Three Compositions on Philosophy and Literature (1972)

A reading of Gertrude Stein’s 'The Making of Americans' through Ludwig Wittgenstein’s 'Philosophical Investigations'

Asylum’s Press Digital Edition
available for purchase as .epub, .mobi (for Kindle), and PDF for printing

 Forty years ago, during my last semesters of college, I wrote a senior thesis on Gertrude Stein’s Making of Americans, which I read in the context of Ludwig Wittgenstein’s Philosophical Investigations. I had concentrated in philosophy at Harvard even though my interests were primarily literature and art (poetics and aesthetics). I didn’t know anyone who had read Stein but was surrounded by philosophers deeply engaged with Wittgenstein. Still, I saw two key issues that Stein addressed in her early work that related to the philosophical problems that echoed through Emerson Hall, where Stein herself had studied with William James.

Throughout The Making of Americans, Stein confronts the problem of what she calls “the real thing of disillusionment”: a sense of being a stranger, queer, to those around her; the sinking feeling that one is not, and perhaps cannot be, understood, that drives you to cry out in pain that you write for “yourself and strangers,” in Stein’s famous phrase. Stein’s formulations struck me as being connected to the problem of other minds, or skepticism, a virtual obsession of Stanley Cavell in those years. It seemed to me that Stein and Wittgenstein had crafted a related response to skepticism.

The related philosophical issue that Stein’s work addresses is the nature of meaning and reference in verbal language: how words refer to objects in the external world. Both Wittgenstein and Stein dramatize the breakdown of a one-to-one correspondence between word and object. They are both averse to the conception that words are akin to names or labels and that meaning is grounded in a verbal mapping of a fully constituted external world. What do words or phrases designate? This goes beyond the issue of private language, which has dogged the interpretation of Stein’s work. The problem of where the pain is when pain is expressed opens up for Wittgenstein and his interpreters (for me primarily Rogers Albritton and Cavell) a more general problem of the nature of reference, designation, and naming for such intangibles as (in Stein’s words) “thinking, believing, seeing, understanding.” I felt, still do, that this philosophical conundrum directly bears on the meaning and reference of not just words or phrases in poems but of poems themselves, which certainly mean, designate, and express, but do not necessarily refer to “things,” if things are assumed to be already existing and named objects. I am not satisfied with the argument I make about the nature of reference in the final sections of The Making of Americans and Tender Buttons, where Stein invented a compositional method that I call “wordness.” Still, despite the manifest shortcomings of this work, it locates some ongoing problems that remain to be addressed, both in terms of a full-scale reading of The Making of Americans and a more technically robust account of reference in works such as Tender Buttons.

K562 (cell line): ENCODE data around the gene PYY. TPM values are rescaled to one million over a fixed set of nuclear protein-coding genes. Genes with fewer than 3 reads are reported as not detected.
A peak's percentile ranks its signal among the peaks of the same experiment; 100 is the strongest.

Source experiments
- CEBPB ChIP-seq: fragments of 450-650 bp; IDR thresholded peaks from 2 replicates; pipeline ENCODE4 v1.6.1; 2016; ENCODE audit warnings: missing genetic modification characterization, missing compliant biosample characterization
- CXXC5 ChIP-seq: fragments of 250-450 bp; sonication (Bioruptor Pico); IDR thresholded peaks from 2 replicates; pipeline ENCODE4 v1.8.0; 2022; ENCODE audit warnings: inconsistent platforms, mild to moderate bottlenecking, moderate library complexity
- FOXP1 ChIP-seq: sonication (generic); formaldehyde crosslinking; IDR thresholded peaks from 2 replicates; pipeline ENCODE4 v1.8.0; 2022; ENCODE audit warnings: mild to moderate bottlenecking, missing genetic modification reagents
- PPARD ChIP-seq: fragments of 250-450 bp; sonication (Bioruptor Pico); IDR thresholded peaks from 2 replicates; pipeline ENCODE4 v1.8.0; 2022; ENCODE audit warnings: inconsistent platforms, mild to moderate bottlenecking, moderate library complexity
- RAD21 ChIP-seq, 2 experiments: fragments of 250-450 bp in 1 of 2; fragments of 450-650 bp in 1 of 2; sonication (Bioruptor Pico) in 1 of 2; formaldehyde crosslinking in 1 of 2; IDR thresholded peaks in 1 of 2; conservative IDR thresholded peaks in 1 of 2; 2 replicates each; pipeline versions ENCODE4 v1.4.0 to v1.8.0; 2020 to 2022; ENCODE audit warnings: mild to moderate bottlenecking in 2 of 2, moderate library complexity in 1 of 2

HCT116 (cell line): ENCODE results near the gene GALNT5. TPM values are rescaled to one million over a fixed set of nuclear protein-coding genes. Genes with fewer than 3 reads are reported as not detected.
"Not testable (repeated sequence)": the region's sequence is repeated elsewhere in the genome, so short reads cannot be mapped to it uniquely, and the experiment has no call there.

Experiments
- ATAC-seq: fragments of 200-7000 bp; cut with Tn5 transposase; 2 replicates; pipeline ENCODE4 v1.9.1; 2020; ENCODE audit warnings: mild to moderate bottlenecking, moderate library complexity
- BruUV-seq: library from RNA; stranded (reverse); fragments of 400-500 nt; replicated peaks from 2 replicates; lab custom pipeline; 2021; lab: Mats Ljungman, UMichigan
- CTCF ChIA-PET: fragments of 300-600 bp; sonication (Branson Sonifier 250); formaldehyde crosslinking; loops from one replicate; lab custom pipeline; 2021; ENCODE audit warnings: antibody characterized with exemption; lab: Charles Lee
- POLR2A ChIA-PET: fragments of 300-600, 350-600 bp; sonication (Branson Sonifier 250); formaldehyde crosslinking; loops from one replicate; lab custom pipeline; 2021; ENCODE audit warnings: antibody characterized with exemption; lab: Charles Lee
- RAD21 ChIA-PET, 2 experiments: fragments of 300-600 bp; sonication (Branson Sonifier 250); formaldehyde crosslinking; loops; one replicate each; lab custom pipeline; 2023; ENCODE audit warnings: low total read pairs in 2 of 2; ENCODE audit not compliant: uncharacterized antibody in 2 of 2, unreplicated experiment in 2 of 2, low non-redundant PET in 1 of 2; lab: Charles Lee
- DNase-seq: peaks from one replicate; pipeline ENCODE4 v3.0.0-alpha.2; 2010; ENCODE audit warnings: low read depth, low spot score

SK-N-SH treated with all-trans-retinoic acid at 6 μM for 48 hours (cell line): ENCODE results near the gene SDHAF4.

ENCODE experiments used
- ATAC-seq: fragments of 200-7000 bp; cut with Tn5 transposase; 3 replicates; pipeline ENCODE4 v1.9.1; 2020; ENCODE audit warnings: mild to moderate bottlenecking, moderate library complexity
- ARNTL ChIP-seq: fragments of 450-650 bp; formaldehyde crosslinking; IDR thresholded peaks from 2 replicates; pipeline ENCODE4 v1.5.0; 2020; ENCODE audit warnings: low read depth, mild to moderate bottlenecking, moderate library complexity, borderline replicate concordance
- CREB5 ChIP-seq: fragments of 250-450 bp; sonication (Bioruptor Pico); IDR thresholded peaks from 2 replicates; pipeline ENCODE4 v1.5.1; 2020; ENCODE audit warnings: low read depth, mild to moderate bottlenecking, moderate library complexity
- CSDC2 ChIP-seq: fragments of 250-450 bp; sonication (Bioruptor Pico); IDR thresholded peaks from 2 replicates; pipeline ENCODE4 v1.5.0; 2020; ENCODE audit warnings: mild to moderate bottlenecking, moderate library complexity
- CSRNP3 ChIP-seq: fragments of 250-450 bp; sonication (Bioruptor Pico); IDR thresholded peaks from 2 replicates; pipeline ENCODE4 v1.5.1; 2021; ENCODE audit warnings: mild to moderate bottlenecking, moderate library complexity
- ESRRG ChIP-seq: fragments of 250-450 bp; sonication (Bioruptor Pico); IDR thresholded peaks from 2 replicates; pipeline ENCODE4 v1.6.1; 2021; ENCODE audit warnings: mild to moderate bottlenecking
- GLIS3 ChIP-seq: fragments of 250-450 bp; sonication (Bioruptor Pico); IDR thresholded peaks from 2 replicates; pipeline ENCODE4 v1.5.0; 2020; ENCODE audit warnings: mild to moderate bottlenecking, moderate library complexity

Looking back, I am aware of how circumscribed my frame of reference was in 1971. I am content here to play straight man (third Stein) to Stein and Wittgenstein, those diaphanously queer, secular Jews born just fifteen years apart.